I felt like a stalker last night at L’Ami Jean. I walked into this place carrying more back-story than should ever be brought to a restaurant. I knew of love affairs that had taken off because of chef Stéphane Jego’s cooking. I’d heard about marathon sessions in which the most serious eaters I know couldn’t finish everything that was served. I’d been checking the Facebook page, on which they post the daily changing menu, for several months. And I’d been writing about it for years* without ever having been.
Virgins who wait too long before sex have a similar problem. We want it to be special, so we keep putting off the deed. I mean, it’s not like I didn’t have the opportunity, during these last years, to hook up with L’Ami Jean. But the timing was never right. I always seemed to think of it, and then perish the thought, when booking for a table that included one of the following: a vegetarian, a picky eater, a girl without the strength of Sophie or Barbra… someone who would interfere with the pig- and gut-feasting for which the restaurant is known.
I started 2012 with a list of restaurants that I really, finally had to visit, and L’Ami Jean was at the very top. When Cédric suggested that we grab a bite after the Stein expo on Saturday night, I knew I had found my moment. I called three days in advance and had no problem booking for the second, later service.
So there I was, standing in the doorway last night, trying to convey with my eyes all that had brought me to this place. “Yes, we have booked (and are so very excited)… under the name of Zimbeck (that’s not French but I’ll eat anything)… for two people (and we mean business).”
My telepathy was not well-understood. The man behind the bar suggested a 15 minute wait, but didn’t ask us about drinks or to take our coats. Instead, he continually reached over our heads to take everyone else’s coats and serve everyone else’s drinks. I finally wrangled two coupes** before being seated at a large table with eight other Anglophones.
I was beginning to regret not coming for the first time with a friend who was already known to the house. But that’s not the way that most of our readers get to experience a place. It was an inauspicious start, but things were about to become much better.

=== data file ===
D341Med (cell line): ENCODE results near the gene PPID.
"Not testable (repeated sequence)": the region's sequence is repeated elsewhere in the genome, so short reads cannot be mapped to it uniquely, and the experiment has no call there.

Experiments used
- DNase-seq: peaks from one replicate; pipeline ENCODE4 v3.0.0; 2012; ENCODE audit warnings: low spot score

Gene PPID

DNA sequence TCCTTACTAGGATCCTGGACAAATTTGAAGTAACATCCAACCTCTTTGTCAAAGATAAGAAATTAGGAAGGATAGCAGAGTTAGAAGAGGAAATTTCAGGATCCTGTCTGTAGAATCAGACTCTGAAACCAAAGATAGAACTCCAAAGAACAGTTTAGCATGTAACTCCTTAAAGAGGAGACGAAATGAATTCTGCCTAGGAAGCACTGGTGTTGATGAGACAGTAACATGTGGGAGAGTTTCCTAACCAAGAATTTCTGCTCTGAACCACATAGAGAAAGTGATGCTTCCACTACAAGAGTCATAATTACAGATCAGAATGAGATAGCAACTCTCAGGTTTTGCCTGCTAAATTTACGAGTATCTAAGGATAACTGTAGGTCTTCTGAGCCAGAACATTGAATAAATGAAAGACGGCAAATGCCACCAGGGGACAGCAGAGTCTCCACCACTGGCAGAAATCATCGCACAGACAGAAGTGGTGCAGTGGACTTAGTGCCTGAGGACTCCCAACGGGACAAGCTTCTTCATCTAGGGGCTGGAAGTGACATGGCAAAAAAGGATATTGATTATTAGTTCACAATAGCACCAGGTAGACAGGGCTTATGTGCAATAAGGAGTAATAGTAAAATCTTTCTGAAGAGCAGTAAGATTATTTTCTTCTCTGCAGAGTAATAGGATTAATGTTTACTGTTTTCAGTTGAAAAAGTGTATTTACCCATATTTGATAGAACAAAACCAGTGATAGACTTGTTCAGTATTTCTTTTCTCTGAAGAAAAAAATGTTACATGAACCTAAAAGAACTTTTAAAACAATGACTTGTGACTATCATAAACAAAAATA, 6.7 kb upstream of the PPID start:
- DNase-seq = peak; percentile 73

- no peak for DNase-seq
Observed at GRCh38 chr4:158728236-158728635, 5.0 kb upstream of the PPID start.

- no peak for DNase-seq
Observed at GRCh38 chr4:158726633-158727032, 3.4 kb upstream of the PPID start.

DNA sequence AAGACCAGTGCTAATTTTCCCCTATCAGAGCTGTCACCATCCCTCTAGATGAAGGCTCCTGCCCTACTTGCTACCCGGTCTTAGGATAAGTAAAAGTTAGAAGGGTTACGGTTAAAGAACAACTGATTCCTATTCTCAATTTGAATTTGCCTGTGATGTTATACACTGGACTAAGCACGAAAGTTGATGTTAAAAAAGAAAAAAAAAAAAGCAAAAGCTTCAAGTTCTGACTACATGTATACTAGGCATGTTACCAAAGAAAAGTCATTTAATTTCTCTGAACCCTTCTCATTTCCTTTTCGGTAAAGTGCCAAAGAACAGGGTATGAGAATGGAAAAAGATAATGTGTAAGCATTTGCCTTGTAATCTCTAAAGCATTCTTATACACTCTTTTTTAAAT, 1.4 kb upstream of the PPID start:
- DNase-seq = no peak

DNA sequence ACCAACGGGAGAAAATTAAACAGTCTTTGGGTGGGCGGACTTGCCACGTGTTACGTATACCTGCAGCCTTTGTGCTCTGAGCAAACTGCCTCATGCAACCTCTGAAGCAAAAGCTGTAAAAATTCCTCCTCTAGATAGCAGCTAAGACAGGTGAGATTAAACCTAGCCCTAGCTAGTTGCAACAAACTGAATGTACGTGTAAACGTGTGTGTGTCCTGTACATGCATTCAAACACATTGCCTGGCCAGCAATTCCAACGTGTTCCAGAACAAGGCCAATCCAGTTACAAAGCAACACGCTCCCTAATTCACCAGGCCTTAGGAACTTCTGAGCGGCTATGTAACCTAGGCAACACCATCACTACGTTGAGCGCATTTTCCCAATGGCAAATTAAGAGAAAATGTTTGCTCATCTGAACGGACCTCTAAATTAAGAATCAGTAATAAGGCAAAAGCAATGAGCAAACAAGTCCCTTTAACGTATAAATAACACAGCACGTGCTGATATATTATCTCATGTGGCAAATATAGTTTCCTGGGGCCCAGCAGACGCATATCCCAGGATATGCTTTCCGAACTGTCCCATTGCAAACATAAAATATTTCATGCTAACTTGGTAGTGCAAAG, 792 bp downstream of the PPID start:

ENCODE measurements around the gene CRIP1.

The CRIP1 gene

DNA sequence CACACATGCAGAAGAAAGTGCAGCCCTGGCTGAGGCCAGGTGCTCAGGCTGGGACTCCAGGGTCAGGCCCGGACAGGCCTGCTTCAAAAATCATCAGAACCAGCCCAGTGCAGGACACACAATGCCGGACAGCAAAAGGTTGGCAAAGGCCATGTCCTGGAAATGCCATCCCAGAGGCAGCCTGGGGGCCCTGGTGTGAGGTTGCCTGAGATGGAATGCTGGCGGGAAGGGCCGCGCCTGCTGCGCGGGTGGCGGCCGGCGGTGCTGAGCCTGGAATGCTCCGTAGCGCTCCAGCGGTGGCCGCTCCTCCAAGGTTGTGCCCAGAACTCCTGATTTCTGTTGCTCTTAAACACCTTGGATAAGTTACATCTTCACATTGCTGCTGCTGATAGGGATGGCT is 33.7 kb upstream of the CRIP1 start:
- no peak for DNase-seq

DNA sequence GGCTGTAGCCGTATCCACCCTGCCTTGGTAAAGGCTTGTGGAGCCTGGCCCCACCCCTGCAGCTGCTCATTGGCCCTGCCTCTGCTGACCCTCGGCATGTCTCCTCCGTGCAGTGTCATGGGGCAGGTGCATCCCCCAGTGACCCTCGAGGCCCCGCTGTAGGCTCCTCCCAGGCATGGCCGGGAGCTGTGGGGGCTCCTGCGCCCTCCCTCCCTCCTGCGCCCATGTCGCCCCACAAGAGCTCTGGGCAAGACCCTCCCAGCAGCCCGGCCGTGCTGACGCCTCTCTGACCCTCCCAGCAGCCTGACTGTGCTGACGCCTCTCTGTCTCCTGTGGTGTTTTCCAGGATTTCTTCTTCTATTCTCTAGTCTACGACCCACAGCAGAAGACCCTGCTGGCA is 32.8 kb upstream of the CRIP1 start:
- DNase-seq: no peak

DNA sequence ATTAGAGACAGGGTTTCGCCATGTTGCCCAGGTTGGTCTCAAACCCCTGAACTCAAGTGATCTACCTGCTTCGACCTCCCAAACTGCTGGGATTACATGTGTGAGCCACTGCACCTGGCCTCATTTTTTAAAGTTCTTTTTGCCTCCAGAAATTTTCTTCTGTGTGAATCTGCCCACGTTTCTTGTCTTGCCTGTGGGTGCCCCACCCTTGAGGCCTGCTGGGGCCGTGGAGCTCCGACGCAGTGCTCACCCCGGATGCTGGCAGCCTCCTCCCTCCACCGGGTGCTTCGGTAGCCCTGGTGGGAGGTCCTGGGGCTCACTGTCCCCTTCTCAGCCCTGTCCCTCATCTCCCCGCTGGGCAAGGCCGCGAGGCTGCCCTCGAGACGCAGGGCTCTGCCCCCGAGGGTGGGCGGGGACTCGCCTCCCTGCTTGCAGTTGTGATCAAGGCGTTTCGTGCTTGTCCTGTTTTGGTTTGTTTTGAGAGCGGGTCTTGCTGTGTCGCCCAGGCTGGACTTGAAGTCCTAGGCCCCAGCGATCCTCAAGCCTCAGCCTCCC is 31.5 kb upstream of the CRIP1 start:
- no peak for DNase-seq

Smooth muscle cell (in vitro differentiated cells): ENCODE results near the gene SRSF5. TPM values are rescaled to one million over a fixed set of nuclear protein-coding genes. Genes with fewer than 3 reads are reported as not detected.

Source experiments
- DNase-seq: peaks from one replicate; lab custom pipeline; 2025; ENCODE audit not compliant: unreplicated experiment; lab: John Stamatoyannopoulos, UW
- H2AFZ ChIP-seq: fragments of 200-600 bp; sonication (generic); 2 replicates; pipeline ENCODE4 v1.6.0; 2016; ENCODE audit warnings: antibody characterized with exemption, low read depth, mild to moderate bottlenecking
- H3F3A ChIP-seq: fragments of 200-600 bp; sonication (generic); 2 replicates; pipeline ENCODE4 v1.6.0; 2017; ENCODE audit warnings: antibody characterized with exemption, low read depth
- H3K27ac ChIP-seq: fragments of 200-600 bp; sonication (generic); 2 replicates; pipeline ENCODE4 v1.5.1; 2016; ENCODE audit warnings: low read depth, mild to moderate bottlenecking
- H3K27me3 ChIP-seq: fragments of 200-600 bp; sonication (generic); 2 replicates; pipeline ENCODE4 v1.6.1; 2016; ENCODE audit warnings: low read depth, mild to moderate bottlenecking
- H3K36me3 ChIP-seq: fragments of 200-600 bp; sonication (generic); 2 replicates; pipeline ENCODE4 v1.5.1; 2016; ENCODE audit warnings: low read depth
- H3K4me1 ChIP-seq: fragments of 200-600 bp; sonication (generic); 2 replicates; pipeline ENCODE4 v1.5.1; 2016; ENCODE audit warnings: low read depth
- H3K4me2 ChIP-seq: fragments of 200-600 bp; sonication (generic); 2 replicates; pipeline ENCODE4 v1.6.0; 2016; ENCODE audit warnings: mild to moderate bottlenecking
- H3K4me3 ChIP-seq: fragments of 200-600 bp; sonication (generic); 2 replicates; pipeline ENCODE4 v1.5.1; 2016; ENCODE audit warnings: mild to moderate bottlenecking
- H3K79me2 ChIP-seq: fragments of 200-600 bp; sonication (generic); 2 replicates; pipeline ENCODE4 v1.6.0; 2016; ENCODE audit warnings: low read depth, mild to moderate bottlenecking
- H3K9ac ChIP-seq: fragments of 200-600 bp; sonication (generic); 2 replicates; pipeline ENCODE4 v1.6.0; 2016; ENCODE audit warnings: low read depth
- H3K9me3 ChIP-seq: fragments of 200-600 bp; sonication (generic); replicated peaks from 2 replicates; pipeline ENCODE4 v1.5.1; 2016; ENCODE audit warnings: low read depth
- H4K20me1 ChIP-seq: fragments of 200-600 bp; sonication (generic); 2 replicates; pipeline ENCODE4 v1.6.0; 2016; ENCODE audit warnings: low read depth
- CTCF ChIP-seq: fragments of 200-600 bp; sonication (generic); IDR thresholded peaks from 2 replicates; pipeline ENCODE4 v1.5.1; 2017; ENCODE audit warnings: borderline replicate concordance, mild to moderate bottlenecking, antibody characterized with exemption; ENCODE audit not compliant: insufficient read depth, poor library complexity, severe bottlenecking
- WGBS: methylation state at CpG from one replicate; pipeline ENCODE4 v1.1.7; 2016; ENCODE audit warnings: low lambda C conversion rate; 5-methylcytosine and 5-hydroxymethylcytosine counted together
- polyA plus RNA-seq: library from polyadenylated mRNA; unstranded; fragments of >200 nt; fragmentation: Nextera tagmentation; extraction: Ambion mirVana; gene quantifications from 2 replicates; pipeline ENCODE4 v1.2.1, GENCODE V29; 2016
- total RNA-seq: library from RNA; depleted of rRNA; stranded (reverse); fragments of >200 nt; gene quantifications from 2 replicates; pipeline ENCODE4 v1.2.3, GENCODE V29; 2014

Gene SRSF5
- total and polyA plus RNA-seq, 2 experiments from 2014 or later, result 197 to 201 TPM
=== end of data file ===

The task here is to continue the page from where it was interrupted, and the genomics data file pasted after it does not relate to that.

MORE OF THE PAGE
We ordered carte blanche, an €80 option including whatever Jego wants to make. I had starved myself all day in preparation for this feast and was more than ready to eat. The meal began on a soothing note with crouton-dotted crème de parmesan soup. Nothing wild, but quite nice as a base for an empty stomach. Next up: two hens’ eggs with mushrooms, cream and truffles. It didn’t make sense, having two dishes in quick succession that were largely composed of frothy cream. Especially since the truffles (they’re not yet at the peak of flavor) didn’t add very much.
After all of this moaning, let me say very clearly that the next three dishes were among the most delicious I’ve ever eaten. To wit: a perfect salmon nugget, wrapped in bacon skin and stuffed with a lucious sliver of pied de veau (calf’s foot), all surrounded by a sprinkling of tiny bulots (sea snails). A luxurious piece of cod atop an intensely flavored pile of boeuf carrottes (beef & carrots). Lamb saddle, served rosy and wearing a toupée of micro-planed truffle.*** Hiding under the lamb was an unnamed knob of what tasted a lot like suckling pig.
I know from the aforementioned Facebook stalking that Jego sources from Terroirs d’Avenir and other great producers. The base product is impeccable. But the real joy comes from watching/eating what the chef does with these ingredients. Jego’s tweaking of classic bistro flavors doesn’t feel, as is so often the case, haphazard or goofy. Those three great dishes each conveyed a feeling of comfort while also sharing – and this is difficult – something new.
My earlier complaints about the welcome dissolved in the wake of Jego’s food. And the Anglophone table turned out to be delightful – we shared an Armagnac with a couple of Maltese experts in Bordeaux wine who have been coming to L’Ami Jean for years. The problems I mentioned (and a few others I didn’t) stem largely from having two seatings and not enough time to devote to every table. If they had only one seating, prices would be higher, it would be harder to get in, and not as many people would have the pleasure of discovering Jego’s food. It’s a trade-off that I can live with.
Address: 27 rue Malar, 75007
Nearest transport: La Tour Maubourg (8)
Hours: Closed Sunday, Closed Monday
Telephone: 01 47 05 86 89
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* When I say that I had written about it, I mean short blurbs (not proper reviews) for guide books like Frommer’s Paris.
** Everyone at the bar was drinking Jacquesson (Champagne) with ice cubes. Are we doing that now?
*** The dish was outstanding, but I’m not sure that shaving truffles this fine is the best way to maximize their flavor.